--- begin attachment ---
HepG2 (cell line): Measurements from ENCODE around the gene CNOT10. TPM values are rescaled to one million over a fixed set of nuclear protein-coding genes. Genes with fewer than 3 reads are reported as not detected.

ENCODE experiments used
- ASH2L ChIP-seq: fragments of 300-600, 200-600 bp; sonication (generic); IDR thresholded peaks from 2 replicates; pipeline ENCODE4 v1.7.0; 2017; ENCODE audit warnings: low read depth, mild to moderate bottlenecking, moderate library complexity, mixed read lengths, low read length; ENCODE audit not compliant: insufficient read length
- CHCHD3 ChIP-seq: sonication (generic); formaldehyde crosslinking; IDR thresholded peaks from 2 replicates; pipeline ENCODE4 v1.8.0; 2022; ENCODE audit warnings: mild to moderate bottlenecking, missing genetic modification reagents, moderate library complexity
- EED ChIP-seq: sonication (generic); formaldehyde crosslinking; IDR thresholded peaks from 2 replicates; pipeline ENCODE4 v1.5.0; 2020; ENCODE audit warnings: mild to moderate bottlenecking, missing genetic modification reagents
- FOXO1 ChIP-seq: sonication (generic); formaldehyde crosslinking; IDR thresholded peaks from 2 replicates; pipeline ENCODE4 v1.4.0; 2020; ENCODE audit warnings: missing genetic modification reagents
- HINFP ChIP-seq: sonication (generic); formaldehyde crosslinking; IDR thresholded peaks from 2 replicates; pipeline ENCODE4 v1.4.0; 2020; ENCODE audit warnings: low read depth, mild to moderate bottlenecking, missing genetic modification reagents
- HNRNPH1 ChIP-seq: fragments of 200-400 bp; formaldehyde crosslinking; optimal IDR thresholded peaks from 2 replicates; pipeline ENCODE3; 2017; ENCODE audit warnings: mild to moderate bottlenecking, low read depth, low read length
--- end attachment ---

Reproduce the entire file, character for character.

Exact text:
HepG2 (cell line): Measurements from ENCODE around the gene CNOT10. TPM values are rescaled to one million over a fixed set of nuclear protein-coding genes. Genes with fewer than 3 reads are reported as not detected.

ENCODE experiments used
- ASH2L ChIP-seq: fragments of 300-600, 200-600 bp; sonication (generic); IDR thresholded peaks from 2 replicates; pipeline ENCODE4 v1.7.0; 2017; ENCODE audit warnings: low read depth, mild to moderate bottlenecking, moderate library complexity, mixed read lengths, low read length; ENCODE audit not compliant: insufficient read length
- CHCHD3 ChIP-seq: sonication (generic); formaldehyde crosslinking; IDR thresholded peaks from 2 replicates; pipeline ENCODE4 v1.8.0; 2022; ENCODE audit warnings: mild to moderate bottlenecking, missing genetic modification reagents, moderate library complexity
- EED ChIP-seq: sonication (generic); formaldehyde crosslinking; IDR thresholded peaks from 2 replicates; pipeline ENCODE4 v1.5.0; 2020; ENCODE audit warnings: mild to moderate bottlenecking, missing genetic modification reagents
- FOXO1 ChIP-seq: sonication (generic); formaldehyde crosslinking; IDR thresholded peaks from 2 replicates; pipeline ENCODE4 v1.4.0; 2020; ENCODE audit warnings: missing genetic modification reagents
- HINFP ChIP-seq: sonication (generic); formaldehyde crosslinking; IDR thresholded peaks from 2 replicates; pipeline ENCODE4 v1.4.0; 2020; ENCODE audit warnings: low read depth, mild to moderate bottlenecking, missing genetic modification reagents
- HNRNPH1 ChIP-seq: fragments of 200-400 bp; formaldehyde crosslinking; optimal IDR thresholded peaks from 2 replicates; pipeline ENCODE3; 2017; ENCODE audit warnings: mild to moderate bottlenecking, low read depth, low read length